In this article, we cover some important respiratory medications including expectorants, mucolytics, decongestants and antihistamines. The Nursing Pharmacology video series follows along with our Pharmacology Flashcards, which are intended to help RN and PN nursing students study for nursing school exams, including the ATI, HESI and NCLEX.
Guaifenesin is a medication used to treat a cough associated with respiratory infections. It’s available over-the-counter.
Expectorants like guaifenesin work by signaling the body to increase the hydration of, or pull water into, mucus secretions, which reduces their viscosity (makes them thinner) and easier to cough up. Thinner mucus flows more freely, so thinning out the secretions makes it easier to cough them out, making the cough more productive.
Check out Cathy’s easy way to remember guaifenesin.
The side effects with guaifenesin are usually minimal but can include GI upset and some dizziness.
When patients are taking guaifenesin, remember to instruct them to take it with a full glass of water. Remember that water is being pulled into the mucus secretions so hydration is another important part of the process!
Acetylcysteine, or by the brand name Mucomyst, is a medication used for pulmonary disorders that have thick mucus secretions, for example, cystic fibrosis or bronchitis.
It can also be used as an antidote for acetaminophen overdose that results in hepatotoxicity.
Mucolytics like acetylcysteine work by breaking down the molecules in the mucus to help it become less viscous, which makes it thinner and easier to cough up. So both mucolytics and expectorants make mucus thinner and easier to cough up, but expectorants do it by hydrating the secretions, while mucolytics break down the molecules in the secretions.
An important side effect to know for acetylcysteine is that it can cause bronchospasm, which is a tightening of the airway smooth muscle marked by a wheezing cough. Use this medication cautiously in asthma patients, because they are already at risk for bronchospasm.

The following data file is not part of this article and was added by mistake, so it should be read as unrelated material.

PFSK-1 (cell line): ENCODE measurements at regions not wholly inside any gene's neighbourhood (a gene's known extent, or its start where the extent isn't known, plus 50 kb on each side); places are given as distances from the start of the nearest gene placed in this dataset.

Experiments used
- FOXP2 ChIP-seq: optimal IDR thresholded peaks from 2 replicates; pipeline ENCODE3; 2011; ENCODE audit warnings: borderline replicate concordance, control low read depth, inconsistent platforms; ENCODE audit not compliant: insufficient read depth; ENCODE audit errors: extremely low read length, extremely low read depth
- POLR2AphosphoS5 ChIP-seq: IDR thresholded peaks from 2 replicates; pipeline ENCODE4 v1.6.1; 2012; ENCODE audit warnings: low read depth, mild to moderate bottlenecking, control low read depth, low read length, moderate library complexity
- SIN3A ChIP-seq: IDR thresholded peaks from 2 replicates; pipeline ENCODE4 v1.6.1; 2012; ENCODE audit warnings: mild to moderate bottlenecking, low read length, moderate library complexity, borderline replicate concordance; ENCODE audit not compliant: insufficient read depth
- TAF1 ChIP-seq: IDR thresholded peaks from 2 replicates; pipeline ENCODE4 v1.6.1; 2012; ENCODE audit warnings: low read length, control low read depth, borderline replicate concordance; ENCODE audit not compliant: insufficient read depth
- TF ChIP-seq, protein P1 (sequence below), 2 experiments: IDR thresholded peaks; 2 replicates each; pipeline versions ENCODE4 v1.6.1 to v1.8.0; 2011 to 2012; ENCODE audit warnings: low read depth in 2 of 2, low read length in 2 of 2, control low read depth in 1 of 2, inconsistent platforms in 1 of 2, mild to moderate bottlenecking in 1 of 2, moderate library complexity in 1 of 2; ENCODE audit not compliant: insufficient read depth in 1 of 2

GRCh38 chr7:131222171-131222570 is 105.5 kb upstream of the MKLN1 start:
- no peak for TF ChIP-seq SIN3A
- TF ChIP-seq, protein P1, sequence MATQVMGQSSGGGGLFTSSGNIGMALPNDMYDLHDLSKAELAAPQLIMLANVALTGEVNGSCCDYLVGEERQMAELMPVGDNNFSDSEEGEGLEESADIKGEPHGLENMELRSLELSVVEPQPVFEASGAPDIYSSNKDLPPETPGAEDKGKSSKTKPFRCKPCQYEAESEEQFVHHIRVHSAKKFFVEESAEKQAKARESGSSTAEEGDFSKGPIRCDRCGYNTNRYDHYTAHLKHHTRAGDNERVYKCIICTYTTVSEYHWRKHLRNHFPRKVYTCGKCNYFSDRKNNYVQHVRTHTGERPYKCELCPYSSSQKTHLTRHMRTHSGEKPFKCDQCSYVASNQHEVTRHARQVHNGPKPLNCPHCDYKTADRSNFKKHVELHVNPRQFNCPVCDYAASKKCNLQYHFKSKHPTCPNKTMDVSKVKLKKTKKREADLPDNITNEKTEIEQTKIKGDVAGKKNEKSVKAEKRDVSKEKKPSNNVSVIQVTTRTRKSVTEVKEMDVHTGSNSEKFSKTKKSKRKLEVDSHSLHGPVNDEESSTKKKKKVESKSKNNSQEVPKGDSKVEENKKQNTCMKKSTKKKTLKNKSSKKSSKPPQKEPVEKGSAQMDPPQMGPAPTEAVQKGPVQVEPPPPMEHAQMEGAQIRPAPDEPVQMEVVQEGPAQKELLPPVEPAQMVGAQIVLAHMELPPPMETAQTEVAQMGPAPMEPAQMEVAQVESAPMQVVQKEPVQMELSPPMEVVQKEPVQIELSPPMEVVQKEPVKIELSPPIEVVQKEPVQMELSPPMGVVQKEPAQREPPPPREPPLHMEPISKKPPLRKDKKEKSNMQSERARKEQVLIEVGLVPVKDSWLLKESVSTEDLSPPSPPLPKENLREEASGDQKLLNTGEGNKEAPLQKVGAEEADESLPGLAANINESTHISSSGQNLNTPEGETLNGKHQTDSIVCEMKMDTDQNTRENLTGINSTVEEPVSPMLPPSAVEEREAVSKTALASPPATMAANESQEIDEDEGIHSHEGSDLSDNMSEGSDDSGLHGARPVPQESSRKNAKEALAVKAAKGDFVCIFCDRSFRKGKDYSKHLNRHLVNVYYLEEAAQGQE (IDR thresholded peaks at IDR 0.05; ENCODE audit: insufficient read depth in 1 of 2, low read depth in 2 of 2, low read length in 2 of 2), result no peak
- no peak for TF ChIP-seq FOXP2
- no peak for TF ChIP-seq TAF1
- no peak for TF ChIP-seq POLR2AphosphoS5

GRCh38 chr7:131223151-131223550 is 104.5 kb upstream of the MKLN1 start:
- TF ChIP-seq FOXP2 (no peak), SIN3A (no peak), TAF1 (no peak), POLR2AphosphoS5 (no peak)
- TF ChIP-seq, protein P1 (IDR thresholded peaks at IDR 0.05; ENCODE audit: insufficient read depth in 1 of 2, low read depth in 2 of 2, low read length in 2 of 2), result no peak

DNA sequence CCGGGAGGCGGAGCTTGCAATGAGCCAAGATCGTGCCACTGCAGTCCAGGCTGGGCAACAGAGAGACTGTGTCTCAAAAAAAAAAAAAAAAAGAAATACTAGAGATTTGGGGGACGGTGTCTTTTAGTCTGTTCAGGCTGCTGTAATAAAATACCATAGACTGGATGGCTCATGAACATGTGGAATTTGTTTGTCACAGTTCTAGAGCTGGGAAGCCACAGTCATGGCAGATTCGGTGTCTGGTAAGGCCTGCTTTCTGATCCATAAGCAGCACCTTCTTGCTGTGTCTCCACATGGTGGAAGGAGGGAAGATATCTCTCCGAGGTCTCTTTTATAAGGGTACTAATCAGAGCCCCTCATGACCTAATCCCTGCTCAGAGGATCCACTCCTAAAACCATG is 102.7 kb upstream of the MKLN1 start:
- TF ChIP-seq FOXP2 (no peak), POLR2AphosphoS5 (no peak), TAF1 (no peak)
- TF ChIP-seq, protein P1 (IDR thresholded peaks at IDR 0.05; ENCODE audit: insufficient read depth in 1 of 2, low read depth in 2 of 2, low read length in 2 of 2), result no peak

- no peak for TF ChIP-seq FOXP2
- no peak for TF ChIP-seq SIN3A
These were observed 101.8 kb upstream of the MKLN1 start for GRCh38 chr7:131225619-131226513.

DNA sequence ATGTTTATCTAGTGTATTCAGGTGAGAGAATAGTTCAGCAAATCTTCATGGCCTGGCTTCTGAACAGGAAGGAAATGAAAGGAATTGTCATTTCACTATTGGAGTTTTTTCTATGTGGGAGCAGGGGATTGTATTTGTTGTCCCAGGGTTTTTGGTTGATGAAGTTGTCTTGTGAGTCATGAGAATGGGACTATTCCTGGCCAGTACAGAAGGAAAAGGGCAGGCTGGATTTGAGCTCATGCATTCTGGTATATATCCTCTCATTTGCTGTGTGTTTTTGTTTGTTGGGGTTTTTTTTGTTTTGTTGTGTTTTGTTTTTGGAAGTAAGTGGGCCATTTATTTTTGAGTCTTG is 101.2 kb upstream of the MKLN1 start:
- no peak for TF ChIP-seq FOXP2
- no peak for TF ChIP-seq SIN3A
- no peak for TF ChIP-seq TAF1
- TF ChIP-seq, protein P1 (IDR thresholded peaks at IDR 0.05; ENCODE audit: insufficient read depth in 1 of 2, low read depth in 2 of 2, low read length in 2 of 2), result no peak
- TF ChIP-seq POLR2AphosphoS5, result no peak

Acetylcysteine can also cause nausea, vomiting, and rash.
Some important patient teaching to know for acetylcysteine is to inform your patients that this medication smells like rotten eggs. Sorry! However, this doesn't mean that the medication has gone bad, it's a normal finding.
Decongestants are medications used to treat symptoms of rhinitis (nasal congestion). Pseudoephedrine, which you may recognize by its brand name Sudafed, and phenylephrine are two medications you should know for your Pharmacology exams, including the ATI, HESI, or NCLEX.
I am fed up with my congestion, so I'm going to take pseudoephedrine!
Congestion often occurs when the respiratory tract mucosa are swollen. Decongestants like phenylephrine and pseudoephedrine work by causing vasoconstriction of this respiratory tract mucosa. This vasoconstriction decreases blood flow and reduces the swelling.
Side effects of decongestants are very common and include like such as nervousness, palpitations, weakness, insomnia, and possible rebound congestion when you stop using pseudoephedrine or phenylephrine.
If you have watched Breaking Bad, you know that pseudoephedrine is actually a key ingredient in methamphetamines (meth). Well, the feds know that too. In 2005, extra precautions were put in place around the purchase of pseudoephedrine in drugstores.
Pseudoephedrine is “over-the-counter” in that it IS available without a prescription, but it’s not usually stocked in the aisles of the pharmacy. You usually have to go to the pharmacy counter and ask the pharmacist for it. They’ll ask to see your drivers’ license, and your name will go in a database. If you are buying too much pseudoephedrine, they’ll think you might be making meth, and an alert will come up on your name and that will prevent them from selling you pseudoephedrine.